After arriving back in Victoria, John found his ideal job in the Office of the Chief Information Officer, where he seized the opportunity to help the rural and First Nations communities of BC connect to the information highway. His interactive, questioning and open style of leadership allowed him to forge bonds between individuals, communities, private businesses, industry and governments that has given British Columbia a unique, envious and respected global position in bridging the digital divide. With his quick wit and focused determination, he could provoke some deputy ministers to sigh, as he headed in their direction: “Oh, oh, here comes trouble!”. Until his last days he remained almost umbillically connected to his work through his laptop and blackberry.
For his 50th birthday, John was determined to tackle the West Coast Trail. For weeks he would arise before dawn, load his pack with forty pounds of rocks and hike from our home on Rocky Point down to Taylor Beach. For someone with severe asthma this was no mean undertaking. However, the day dawned when two equally crazy but indomitable friends from Toronto (Terry Sullivan and Sid Tabak) and a local acquaintance (Jim Dakin) joined him and they all drove off for their adventure. Five days later the scruffiest looking group of grey-breaded guys you could imagine sat at the old Port Renfrew Hotel. As they quaffed a few cold ones and started trading tales, the most memorable (and truthful) declaration emerged “The best thing about this trip is that I never have to do it again!” Apparently there are some stairs along the trail that can make a strong man weep.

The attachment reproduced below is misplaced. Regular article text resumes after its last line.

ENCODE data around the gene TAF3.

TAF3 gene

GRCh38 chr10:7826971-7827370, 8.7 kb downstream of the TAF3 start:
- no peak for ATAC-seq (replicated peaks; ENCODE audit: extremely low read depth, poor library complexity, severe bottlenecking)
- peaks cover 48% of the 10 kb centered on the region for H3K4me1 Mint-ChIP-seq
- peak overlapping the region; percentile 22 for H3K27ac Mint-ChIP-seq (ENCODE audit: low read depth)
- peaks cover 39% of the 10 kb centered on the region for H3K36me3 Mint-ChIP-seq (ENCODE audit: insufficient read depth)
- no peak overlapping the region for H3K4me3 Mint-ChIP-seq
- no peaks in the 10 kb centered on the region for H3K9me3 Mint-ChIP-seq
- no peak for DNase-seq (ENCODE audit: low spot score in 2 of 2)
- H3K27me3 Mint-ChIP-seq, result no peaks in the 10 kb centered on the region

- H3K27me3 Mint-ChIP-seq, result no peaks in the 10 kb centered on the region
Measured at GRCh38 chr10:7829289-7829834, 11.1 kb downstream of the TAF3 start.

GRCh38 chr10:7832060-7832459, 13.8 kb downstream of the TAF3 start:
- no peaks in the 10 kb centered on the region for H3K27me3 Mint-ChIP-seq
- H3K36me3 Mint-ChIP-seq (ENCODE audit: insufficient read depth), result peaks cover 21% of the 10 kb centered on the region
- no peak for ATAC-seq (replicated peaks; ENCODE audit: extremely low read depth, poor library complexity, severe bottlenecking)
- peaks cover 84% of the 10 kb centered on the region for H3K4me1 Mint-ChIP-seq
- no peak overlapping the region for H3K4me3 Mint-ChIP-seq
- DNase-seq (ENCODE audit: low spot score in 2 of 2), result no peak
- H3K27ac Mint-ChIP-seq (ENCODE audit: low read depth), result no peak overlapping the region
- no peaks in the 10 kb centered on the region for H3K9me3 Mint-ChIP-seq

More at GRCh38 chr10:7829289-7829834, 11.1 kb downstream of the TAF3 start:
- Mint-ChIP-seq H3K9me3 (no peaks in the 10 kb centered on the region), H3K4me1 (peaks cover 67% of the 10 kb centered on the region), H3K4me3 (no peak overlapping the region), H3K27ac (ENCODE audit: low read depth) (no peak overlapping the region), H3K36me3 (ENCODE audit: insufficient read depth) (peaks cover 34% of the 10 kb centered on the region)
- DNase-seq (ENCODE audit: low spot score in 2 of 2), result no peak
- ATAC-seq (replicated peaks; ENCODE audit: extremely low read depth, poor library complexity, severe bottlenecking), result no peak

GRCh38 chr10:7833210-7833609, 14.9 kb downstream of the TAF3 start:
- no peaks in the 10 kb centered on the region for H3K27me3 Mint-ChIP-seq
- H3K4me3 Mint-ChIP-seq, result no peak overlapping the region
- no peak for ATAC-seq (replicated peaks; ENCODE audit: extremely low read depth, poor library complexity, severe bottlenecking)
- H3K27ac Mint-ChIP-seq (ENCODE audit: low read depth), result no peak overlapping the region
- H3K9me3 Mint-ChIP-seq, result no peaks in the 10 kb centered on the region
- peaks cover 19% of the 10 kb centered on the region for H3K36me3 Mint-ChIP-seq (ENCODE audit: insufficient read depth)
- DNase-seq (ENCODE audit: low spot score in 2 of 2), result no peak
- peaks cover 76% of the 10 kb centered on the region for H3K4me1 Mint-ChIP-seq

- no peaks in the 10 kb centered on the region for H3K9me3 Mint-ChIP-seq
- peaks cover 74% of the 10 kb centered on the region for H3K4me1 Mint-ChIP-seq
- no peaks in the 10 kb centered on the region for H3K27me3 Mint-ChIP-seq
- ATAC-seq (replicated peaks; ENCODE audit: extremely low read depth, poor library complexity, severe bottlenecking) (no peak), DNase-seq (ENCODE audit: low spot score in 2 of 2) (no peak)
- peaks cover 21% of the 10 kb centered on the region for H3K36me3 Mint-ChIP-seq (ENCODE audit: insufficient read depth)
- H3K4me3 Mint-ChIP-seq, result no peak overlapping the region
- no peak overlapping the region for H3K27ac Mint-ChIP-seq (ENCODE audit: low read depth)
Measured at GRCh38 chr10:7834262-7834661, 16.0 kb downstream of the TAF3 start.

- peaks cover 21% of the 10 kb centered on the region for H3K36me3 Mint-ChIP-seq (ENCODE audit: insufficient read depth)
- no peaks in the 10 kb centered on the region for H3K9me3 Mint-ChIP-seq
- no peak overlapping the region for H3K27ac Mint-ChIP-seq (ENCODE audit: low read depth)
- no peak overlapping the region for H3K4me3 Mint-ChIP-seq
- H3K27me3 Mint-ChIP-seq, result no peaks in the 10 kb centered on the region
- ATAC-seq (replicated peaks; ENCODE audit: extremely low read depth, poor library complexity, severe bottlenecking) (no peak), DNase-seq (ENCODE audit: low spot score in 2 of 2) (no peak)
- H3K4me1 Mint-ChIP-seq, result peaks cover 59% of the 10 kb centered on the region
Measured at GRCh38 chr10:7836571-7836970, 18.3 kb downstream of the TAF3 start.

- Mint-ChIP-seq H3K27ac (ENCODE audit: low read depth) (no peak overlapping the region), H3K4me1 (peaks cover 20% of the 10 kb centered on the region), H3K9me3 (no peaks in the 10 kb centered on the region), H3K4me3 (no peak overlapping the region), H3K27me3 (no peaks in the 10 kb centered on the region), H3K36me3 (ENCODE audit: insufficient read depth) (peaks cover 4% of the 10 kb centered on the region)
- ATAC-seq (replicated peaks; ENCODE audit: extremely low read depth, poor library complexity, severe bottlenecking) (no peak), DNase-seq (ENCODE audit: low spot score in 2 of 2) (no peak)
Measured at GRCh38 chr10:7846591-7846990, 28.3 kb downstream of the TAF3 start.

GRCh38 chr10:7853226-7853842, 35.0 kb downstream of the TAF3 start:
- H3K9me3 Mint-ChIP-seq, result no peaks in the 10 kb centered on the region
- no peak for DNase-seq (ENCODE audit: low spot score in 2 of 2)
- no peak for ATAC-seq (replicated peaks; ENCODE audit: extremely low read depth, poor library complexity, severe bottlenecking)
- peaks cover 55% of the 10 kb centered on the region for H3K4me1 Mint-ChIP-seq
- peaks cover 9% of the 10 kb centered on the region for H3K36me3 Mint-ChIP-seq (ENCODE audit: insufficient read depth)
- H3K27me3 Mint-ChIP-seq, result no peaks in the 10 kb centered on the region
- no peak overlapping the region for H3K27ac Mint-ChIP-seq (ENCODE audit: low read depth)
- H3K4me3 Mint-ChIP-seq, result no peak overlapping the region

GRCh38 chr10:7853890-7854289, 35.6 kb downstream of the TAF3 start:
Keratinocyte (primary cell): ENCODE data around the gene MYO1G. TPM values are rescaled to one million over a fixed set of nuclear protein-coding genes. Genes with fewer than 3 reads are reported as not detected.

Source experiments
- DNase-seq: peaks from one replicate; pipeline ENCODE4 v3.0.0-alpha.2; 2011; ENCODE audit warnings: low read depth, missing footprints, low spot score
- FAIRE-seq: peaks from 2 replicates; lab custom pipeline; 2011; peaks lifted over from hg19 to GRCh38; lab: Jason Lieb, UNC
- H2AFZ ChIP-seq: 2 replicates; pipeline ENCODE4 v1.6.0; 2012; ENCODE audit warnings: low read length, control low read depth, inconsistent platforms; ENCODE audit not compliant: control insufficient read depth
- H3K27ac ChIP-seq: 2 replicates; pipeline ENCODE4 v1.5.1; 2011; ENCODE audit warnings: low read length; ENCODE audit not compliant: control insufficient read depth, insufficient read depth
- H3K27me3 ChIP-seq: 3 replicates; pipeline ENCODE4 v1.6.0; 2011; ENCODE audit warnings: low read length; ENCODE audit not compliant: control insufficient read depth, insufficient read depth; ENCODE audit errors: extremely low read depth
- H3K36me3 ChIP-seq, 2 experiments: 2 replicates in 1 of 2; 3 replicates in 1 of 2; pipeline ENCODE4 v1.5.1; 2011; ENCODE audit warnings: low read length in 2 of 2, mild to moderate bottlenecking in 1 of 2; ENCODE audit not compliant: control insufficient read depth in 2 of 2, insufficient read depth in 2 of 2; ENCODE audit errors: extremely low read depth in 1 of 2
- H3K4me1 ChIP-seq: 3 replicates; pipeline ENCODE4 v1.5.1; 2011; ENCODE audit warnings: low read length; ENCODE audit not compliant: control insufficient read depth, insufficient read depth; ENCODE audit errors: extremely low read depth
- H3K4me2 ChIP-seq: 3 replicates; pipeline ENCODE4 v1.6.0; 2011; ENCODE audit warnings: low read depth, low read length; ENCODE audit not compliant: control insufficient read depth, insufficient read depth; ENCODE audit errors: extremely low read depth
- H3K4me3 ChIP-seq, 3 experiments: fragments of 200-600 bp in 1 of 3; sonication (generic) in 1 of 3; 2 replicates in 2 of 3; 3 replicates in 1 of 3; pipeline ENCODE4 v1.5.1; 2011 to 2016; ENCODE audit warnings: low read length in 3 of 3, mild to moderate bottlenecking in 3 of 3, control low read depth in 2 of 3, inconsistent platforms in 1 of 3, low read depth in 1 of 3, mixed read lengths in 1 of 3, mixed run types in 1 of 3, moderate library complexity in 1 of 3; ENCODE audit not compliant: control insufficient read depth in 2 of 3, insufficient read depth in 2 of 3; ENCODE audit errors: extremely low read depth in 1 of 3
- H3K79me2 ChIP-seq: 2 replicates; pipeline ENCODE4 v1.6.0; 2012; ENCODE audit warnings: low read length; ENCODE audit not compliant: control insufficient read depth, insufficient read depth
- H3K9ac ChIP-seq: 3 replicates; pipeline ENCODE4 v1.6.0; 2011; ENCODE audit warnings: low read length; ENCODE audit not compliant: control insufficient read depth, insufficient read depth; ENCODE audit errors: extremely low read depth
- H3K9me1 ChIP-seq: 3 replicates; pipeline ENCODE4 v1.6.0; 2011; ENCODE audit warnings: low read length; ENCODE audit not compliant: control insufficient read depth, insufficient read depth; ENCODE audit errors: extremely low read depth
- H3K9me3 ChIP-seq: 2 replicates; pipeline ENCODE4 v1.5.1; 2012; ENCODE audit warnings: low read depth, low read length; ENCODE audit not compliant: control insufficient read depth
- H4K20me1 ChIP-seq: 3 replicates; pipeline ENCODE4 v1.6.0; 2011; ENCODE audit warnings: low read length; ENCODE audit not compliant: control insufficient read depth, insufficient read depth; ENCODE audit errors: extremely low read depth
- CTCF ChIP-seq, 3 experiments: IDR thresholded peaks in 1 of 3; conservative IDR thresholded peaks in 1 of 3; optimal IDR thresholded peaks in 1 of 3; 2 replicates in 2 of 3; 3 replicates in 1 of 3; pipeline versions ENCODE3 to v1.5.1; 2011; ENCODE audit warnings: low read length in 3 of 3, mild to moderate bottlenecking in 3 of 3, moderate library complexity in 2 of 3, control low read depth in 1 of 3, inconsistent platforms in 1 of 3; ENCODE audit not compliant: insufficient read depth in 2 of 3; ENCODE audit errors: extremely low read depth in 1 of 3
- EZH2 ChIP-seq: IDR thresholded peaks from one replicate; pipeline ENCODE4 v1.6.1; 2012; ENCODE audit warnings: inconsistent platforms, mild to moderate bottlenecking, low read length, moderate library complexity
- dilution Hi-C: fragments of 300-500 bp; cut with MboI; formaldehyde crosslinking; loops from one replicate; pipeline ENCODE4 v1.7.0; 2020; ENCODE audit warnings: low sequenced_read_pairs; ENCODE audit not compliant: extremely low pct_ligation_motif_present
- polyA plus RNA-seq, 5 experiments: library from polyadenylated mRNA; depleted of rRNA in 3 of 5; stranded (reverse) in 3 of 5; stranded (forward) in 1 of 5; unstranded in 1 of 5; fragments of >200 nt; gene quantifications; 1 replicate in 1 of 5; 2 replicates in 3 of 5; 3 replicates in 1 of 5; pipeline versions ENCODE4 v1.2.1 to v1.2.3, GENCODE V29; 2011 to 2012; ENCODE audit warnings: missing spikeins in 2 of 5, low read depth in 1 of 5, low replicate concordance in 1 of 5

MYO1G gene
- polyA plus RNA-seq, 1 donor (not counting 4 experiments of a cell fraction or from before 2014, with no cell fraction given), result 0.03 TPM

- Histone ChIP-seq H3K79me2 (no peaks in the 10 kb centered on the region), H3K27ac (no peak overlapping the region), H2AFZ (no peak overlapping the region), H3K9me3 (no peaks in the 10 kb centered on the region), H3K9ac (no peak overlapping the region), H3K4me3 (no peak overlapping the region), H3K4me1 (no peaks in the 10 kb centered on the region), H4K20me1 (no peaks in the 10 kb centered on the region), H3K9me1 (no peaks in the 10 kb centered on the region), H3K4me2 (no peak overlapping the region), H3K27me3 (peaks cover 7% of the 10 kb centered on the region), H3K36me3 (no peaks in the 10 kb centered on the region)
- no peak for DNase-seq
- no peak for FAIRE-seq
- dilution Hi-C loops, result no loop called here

Inspired by his grandfather in Saskatchewan, who shared the podium with Tommy Douglas, John was always interested in politics. He ran as a federal NDP candidate in Toronto in the 1980’s (losing to Barbara McDougall) and remained supportive of the party. John threw his hat into the municipal arena in Metchosin in 2005 after he was told by a friend that he should either stop complaining or run for office. Declaring at an all-candidates meeting that he was an environmentalist, he surprised no-one but himself by winning a seat on council. He was, for too short a time, a vocal municipal councillor for all the qualities of rural and green life choices that make Metchosin such a remarkable place to call home. He truly loved this wild, wet, west coast and to his last days he continued to participate in his community. His sense of duty and unfaltering belief in public service motivated him to the end.
He found his soulmate in his wife Moralea Milne. They met in Montreal and married in Victoria in 1990 – having 18 wonderful years together. He proposed by promising to cook for her forever, an offer she readily accepted! Like his mother, he expressed love by feeding those he cared about - and it was an enviable pleasure to sit at his table or receive the gifts of his kitchen.
Recently both John and Moralea have been navigating the paper strewn trails of conservation covenants as they have been preparing to place one on their property. John felt blessed that he was able to take part in preserving in perpetuity the rocky knolls and moss balds of Camas Hill, home of endangered ecosystems and the red-listed sharp-tailed snake.